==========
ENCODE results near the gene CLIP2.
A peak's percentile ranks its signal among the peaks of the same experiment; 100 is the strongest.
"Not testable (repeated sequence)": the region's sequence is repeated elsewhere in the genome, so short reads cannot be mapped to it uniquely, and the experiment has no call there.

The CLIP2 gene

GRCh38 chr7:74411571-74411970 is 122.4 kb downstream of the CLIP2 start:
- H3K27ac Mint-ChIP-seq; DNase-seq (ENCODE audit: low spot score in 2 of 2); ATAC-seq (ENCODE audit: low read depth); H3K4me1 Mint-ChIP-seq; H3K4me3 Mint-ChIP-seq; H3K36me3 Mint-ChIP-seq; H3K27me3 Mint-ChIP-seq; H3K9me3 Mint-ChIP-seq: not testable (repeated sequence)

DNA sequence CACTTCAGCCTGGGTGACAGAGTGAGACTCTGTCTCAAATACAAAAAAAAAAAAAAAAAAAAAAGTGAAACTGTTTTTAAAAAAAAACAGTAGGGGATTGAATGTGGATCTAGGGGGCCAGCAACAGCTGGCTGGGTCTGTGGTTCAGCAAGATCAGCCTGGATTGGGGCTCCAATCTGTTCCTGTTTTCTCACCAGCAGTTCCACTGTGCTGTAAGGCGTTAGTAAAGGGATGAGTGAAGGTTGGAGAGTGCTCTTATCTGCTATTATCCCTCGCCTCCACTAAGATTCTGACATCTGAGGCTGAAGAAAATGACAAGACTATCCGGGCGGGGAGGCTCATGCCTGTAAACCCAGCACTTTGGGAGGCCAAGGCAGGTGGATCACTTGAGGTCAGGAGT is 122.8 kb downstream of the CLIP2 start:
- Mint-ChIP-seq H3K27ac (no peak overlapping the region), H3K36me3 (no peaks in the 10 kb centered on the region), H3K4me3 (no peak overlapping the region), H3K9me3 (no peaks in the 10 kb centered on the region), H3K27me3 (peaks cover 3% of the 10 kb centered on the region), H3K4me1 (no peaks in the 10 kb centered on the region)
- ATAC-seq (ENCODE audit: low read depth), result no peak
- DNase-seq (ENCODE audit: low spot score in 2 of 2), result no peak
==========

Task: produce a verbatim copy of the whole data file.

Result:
ENCODE results near the gene CLIP2.
A peak's percentile ranks its signal among the peaks of the same experiment; 100 is the strongest.
"Not testable (repeated sequence)": the region's sequence is repeated elsewhere in the genome, so short reads cannot be mapped to it uniquely, and the experiment has no call there.

The CLIP2 gene

GRCh38 chr7:74411571-74411970 is 122.4 kb downstream of the CLIP2 start:
- H3K27ac Mint-ChIP-seq; DNase-seq (ENCODE audit: low spot score in 2 of 2); ATAC-seq (ENCODE audit: low read depth); H3K4me1 Mint-ChIP-seq; H3K4me3 Mint-ChIP-seq; H3K36me3 Mint-ChIP-seq; H3K27me3 Mint-ChIP-seq; H3K9me3 Mint-ChIP-seq: not testable (repeated sequence)

DNA sequence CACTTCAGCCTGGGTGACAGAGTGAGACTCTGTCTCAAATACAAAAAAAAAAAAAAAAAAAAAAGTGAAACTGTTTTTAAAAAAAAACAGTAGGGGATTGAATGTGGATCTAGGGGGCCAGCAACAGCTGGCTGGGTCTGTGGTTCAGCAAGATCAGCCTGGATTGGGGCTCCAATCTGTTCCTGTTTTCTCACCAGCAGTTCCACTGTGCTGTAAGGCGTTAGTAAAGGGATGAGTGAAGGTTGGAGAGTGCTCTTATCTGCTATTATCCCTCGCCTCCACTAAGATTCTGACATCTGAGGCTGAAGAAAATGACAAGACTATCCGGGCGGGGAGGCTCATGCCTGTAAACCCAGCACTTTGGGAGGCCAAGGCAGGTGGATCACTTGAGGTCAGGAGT is 122.8 kb downstream of the CLIP2 start:
- Mint-ChIP-seq H3K27ac (no peak overlapping the region), H3K36me3 (no peaks in the 10 kb centered on the region), H3K4me3 (no peak overlapping the region), H3K9me3 (no peaks in the 10 kb centered on the region), H3K27me3 (peaks cover 3% of the 10 kb centered on the region), H3K4me1 (no peaks in the 10 kb centered on the region)
- ATAC-seq (ENCODE audit: low read depth), result no peak
- DNase-seq (ENCODE audit: low spot score in 2 of 2), result no peak